Tuesday, November 29, 2011

Congo Rapes and Kindergarten Kisses: A Pacifist's Battle

Dr. Andrew Weil is my favorite health advisor, but I disagree with him on one point. He recommends "news fasting" as a way of achieving optimum mental health. But I can't help myself. My husband calls my interest in the horrible aspects of humanity my "Rwandan Genocide Videos". Once, when were were still dating, he came home from work and found me on our couch sobbing. He ran over to me, threw his arms around my shoulders and asked, "What's wrong?"

I choked out between snot and tears streaming down my face, like a five year old whose toy had been snatched away from her, "Why do people have to be so mean to each other?"

He looked at the TV, back at me and asked, "Another Rwandan Genocide Video?"

I nodded cautiously like a child caught doing something she's been told not to do. Life's atrocities are like a car wreck I can't seem to look away from. Like this article about the mass rapes happening in the Democratic Republic of Congo.

I don't believe in sin, so it's especially difficult for me to understand why human beings can be so brutal. What makes a person rape an infant girl? What makes a person cut up a husband's genitals and force his wife to eat them in front of her children? Savagery? Sin? Or something else? I don't know.

Sometimes I give up trying to figure it out and just let it go, which I think is what Dr. Weil is suggesting. But when I news-fast, it's because I've become overwhelmed with grief, not because I've figured out a way to get past it. I get too depressed thinking about such apparent evil.

My depression stems from the disconnect I experience since I don't believe the "Devil made me do it." Which makes the responsibility fall on human beings, from something wrong internally, not from any external supernatural force. But why? What makes some people on this planet - like Jesus, Gandhi, the Dalai Lama, Maya Angelou, Mister Rogers, like countless unnamed healers and nurturers throughout history - what makes these people so special that they can somehow overcome what often seems like our species' violent nature to live so peaceably and wage love instead of war on humanity? What makes other people on this planet rape infants and mutilate each other? I just don't get it.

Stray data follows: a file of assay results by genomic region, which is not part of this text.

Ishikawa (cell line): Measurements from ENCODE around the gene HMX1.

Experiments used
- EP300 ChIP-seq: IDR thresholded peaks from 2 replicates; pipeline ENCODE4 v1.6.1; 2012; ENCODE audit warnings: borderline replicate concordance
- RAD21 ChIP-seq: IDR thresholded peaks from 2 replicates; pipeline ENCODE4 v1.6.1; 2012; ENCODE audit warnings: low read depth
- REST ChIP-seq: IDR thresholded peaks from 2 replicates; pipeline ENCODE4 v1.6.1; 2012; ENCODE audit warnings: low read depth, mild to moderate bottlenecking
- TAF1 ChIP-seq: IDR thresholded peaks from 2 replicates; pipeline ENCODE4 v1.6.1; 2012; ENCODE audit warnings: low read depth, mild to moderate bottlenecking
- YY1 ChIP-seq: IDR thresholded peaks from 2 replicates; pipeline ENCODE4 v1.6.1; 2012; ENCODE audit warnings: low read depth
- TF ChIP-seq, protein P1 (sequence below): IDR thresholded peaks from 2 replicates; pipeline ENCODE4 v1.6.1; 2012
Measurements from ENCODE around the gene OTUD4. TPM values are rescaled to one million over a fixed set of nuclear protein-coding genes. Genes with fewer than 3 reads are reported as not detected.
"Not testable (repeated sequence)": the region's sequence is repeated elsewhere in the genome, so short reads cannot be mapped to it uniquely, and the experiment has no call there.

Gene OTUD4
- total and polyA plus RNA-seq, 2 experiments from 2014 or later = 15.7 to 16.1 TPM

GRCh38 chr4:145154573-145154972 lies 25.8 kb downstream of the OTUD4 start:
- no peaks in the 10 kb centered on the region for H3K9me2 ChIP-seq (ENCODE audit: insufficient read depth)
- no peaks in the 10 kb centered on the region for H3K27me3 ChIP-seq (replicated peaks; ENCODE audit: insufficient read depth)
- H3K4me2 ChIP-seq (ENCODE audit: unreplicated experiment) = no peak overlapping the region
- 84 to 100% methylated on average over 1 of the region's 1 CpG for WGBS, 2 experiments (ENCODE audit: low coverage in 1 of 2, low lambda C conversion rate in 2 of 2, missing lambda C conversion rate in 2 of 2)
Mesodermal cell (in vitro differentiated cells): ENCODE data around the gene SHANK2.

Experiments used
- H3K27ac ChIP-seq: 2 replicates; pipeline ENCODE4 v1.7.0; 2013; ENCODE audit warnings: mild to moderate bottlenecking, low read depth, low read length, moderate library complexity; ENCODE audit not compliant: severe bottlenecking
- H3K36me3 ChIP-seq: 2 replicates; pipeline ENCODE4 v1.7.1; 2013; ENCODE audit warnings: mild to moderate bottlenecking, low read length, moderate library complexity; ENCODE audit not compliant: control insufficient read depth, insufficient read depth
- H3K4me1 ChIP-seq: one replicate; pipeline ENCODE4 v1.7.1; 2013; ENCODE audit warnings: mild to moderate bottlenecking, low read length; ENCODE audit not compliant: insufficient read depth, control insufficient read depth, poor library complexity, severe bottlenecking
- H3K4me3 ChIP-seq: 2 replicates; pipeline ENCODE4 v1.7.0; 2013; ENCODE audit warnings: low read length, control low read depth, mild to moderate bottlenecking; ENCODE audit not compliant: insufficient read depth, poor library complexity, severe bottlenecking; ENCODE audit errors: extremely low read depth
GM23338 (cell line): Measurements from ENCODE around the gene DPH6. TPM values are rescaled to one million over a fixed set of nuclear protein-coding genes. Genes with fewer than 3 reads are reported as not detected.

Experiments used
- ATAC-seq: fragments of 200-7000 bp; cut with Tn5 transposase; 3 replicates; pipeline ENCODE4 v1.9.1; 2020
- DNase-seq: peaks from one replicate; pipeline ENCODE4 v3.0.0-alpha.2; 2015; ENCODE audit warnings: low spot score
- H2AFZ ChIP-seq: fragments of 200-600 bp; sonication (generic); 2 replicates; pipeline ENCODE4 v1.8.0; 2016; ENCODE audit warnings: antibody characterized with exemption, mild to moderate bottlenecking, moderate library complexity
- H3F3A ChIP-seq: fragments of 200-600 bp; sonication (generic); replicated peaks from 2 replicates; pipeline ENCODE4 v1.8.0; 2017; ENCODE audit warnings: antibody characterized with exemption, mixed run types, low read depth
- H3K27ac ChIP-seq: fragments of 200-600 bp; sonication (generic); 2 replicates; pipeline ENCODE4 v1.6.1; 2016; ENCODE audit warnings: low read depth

When I am able to pay attention to news reports of such atrocities, I want to do something. I want to hop in my car, drive through my comfortable suburban neighborhood to the airport and take the next flight to whatever region is in conflict so I can do something to try to stop the insanity. But I have a little girl to walk to school, a husband who needs me to make his lunch, dogs and a cat that need me to entice them off the couch to come into the kitchen and eat their kibble. I have a mortgage. I have laundry. I have dishes and floors and toilets to clean. I don't have time to save the world.

So what can I do? I can news-fast for the sake of my own mental health. But in the long run, that doesn't work. When I accidentally catch a glimpse of headlines alerting me to the world's brutality, it snaps me out of my comfy suburban daze and I feel even worse for having done nothing to help. It seems counter-productive, but I need to worry about the world for the sake of my own mental wellness. Ignoring others' suffering for the sake of my own sanity leads me headlong into the depths of depression far worse than paying attention and trying to do something about it. If I were a Christian I'd say "Fuck you, Devil! Jesus is in charge here!" I wish I were a Christian. It would be so much easier to give it up to God than to take responsibility to improve the world myself.

Last night I was having trouble sleeping after having read this particularly difficult news report. Forty-eight women per HOUR are raped in the Congo. How can I go to bed and fall asleep in the comfort of my own safe home when my fellow sisters across the globe are suffering so? What can I do? Donating money, volunteering my time, any measly thing I could think of seems so futile.